Slow Speed or Micro-stops

Besides availability, another type of loss is performance. When lines run slow or have microstops, PLCs don’t detect it. A real-time production monitoring solution, however, can detect these issues. This allows operators to assign reasons for slow performance, making it possible to analyze speed loss. Like availability losses, speed loss can be broken down and sorted by impact.

Chart showing slow speed issues
Chart ranking slow speed issues

Quality Problems

Quality is another topic that PLCs can’t tell you about, but operators can.

Chart showing quality issues

Setting Targets and Discussing Shifts with Operators

Here are a couple more examples of what operators can do that PLCs can’t. You can discuss the performance and problems of your lines with operators during shift reviews or weekly meetings.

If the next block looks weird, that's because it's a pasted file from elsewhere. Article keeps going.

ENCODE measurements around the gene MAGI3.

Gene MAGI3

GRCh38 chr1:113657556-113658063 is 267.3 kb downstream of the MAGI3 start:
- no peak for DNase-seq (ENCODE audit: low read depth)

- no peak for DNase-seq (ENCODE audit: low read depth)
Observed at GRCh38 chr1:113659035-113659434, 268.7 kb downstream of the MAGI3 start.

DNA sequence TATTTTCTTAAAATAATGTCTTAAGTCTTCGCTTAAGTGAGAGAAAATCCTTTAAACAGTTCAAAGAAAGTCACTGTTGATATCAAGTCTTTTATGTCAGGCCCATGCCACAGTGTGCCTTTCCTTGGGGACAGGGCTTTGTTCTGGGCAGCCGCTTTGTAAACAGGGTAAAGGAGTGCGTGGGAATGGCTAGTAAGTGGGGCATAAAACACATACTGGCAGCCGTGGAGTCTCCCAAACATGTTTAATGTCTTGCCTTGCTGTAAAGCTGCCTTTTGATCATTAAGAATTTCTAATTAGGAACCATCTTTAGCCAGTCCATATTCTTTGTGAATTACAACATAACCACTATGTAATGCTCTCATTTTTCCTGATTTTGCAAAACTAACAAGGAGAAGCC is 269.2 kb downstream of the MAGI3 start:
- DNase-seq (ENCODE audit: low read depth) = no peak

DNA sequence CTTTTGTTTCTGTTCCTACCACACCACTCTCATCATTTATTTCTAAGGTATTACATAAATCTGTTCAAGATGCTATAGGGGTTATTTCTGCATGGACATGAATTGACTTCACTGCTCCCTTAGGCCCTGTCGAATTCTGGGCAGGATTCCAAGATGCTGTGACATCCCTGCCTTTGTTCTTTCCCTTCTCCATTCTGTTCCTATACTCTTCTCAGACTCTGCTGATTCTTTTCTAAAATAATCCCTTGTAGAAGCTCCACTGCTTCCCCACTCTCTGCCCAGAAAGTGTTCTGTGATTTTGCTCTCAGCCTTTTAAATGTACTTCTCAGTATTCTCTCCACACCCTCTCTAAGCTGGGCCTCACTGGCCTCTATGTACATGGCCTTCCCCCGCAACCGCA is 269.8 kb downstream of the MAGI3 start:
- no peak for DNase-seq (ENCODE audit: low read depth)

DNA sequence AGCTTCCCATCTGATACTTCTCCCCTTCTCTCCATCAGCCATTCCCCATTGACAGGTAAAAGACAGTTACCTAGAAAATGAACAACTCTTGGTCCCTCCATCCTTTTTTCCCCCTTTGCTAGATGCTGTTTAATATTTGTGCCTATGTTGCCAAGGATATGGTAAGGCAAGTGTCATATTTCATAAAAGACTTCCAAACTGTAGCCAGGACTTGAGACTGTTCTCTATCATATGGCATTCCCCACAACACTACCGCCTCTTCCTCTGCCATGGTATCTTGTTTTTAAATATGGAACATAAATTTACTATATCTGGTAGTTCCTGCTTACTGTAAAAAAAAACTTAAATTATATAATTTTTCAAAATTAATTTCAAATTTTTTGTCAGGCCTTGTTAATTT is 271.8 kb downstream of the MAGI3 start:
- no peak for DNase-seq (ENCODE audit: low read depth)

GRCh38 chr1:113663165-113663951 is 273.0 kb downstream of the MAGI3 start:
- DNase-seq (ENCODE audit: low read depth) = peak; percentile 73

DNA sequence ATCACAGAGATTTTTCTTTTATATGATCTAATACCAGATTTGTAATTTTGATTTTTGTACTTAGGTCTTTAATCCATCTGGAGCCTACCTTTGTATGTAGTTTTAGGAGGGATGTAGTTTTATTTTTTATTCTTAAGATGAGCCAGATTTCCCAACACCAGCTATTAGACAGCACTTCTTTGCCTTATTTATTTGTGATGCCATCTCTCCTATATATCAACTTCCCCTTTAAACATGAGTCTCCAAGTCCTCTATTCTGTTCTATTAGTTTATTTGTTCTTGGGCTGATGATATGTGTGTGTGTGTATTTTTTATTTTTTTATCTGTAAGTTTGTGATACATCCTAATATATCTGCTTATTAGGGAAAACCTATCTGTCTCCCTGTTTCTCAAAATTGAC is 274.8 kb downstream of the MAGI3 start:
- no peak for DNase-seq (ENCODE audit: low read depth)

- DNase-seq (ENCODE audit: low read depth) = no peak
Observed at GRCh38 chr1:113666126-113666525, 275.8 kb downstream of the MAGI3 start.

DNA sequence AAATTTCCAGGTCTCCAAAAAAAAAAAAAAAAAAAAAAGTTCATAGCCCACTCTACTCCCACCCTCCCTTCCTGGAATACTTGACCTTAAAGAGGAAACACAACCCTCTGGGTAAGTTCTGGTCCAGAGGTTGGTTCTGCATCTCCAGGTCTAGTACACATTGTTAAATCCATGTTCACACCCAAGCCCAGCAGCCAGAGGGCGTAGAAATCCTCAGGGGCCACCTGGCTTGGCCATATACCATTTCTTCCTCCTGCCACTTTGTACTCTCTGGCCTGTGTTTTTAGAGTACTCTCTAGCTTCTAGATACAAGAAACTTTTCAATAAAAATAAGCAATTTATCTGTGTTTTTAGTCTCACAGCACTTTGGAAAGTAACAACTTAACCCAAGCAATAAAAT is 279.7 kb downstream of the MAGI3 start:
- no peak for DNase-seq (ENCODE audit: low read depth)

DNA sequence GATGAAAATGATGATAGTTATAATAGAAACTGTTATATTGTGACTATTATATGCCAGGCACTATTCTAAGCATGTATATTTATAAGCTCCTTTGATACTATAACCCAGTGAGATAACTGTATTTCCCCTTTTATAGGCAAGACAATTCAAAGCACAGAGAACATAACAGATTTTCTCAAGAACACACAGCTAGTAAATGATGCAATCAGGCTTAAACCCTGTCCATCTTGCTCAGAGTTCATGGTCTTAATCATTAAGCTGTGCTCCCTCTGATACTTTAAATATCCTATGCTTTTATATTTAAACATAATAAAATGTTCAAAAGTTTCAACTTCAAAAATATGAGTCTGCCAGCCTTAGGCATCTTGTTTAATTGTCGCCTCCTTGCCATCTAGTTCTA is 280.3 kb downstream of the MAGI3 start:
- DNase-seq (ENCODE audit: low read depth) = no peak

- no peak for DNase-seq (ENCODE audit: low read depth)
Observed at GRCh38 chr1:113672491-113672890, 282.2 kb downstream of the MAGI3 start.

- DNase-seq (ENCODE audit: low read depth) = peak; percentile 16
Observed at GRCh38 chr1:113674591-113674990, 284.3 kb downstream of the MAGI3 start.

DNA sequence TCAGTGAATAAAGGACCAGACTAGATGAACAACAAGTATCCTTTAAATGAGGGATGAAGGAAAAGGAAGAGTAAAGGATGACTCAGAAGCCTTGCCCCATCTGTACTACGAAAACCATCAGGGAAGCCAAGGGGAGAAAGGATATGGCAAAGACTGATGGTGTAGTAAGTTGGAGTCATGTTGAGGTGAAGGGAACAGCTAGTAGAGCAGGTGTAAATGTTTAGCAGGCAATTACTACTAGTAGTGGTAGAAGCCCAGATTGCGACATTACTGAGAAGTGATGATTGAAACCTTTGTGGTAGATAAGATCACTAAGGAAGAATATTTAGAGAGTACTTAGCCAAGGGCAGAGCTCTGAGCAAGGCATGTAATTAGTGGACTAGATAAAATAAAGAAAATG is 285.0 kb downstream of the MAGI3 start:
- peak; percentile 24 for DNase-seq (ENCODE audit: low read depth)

Electrical boards in a factory


Factory engineers using Evocon to track downtime in a weekly meeting

Your operators can also set out to achieve the targets you have given them.

PLCs installed in a factory


Mr Evocon trying to hit his targets

To Conclude

Viktorija: You have definitely made your case. Have you encountered any situations where PLCs were still a better solution than humans?

Spiros: Sometimes, making the case for operators doing it manually is harder. It depends on the culture of the company. When a company is already measuring downtime, even if it’s just with a pen and paper, then it understands the value of operator input. But sometimes there is no such culture, or perhaps operators are not trusted. But at the end of the day, the operators are the ones who know. I have a friend in Greece who is very fond of getting information from PLCs. I asked him: if your capper stops for one hour, how do you know the reason? He replied that he would go and ask the operator!

Viktorija: Indeed! Well, that was very informative and to the point. Thank you!